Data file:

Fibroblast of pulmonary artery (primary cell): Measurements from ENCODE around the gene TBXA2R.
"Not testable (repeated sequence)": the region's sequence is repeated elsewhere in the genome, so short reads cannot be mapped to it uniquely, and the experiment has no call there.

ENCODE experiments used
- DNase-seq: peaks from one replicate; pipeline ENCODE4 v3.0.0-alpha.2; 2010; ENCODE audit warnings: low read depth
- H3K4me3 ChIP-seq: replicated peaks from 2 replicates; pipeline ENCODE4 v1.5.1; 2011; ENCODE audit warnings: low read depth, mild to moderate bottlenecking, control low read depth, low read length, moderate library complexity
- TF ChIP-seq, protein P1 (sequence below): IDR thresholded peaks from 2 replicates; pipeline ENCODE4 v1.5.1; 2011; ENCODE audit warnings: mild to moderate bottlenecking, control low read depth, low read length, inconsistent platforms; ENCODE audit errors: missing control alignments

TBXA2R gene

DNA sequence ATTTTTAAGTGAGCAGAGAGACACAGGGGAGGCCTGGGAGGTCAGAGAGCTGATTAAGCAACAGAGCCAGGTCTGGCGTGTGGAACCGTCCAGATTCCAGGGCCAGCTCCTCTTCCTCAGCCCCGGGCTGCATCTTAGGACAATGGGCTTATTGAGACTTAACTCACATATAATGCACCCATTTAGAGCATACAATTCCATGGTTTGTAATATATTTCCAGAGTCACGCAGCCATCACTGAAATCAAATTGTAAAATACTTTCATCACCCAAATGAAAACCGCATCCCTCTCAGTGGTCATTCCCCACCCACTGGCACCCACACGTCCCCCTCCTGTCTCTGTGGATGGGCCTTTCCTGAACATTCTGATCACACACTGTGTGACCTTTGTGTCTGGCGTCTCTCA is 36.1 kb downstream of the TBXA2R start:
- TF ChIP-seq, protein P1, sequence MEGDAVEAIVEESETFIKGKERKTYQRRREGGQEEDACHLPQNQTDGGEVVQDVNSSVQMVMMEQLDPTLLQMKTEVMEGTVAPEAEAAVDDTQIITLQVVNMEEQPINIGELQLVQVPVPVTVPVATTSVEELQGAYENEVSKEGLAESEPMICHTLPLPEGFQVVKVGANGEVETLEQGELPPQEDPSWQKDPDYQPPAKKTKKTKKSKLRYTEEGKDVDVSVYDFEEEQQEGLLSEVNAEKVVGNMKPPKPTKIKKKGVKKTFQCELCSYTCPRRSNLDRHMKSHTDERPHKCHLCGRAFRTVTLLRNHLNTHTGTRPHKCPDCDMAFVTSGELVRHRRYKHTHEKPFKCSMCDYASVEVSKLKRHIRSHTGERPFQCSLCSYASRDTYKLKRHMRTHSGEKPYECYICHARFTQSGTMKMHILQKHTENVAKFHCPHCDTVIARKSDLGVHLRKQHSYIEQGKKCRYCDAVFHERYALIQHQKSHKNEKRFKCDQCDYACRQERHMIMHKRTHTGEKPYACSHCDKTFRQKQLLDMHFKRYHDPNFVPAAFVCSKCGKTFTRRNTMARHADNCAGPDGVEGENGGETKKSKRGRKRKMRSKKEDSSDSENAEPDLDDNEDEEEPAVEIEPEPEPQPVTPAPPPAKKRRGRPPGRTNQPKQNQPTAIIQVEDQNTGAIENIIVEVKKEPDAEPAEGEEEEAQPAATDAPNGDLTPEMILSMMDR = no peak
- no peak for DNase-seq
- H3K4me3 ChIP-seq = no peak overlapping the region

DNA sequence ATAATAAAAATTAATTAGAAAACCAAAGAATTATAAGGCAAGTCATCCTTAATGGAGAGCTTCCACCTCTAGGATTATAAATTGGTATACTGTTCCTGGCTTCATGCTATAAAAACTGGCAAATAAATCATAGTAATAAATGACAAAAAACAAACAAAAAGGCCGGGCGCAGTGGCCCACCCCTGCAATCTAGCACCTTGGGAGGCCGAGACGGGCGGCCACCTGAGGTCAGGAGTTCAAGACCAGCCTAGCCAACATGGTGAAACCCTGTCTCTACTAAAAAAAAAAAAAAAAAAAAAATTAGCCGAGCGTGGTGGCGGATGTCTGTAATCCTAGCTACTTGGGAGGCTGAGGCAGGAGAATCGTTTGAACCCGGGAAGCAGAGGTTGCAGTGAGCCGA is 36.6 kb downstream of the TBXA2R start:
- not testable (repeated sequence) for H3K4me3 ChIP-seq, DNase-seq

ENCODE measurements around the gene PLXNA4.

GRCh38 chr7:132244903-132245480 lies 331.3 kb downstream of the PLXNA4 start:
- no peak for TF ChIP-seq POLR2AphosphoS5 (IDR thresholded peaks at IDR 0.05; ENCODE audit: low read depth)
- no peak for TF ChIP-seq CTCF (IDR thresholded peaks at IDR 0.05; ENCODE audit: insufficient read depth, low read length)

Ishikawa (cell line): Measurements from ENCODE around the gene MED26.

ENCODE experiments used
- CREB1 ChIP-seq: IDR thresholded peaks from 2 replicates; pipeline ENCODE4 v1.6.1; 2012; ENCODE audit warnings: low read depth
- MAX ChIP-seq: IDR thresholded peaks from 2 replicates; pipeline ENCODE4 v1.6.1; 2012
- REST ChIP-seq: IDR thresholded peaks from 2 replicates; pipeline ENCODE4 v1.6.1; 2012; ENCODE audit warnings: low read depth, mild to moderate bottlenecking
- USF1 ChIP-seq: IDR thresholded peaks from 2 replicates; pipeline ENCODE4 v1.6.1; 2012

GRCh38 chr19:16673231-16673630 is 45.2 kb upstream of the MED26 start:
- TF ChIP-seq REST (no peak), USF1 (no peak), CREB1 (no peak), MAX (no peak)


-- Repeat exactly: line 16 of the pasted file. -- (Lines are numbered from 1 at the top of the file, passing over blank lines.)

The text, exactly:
- no peak for TF ChIP-seq POLR2AphosphoS5 (IDR thresholded peaks at IDR 0.05; ENCODE audit: low read depth)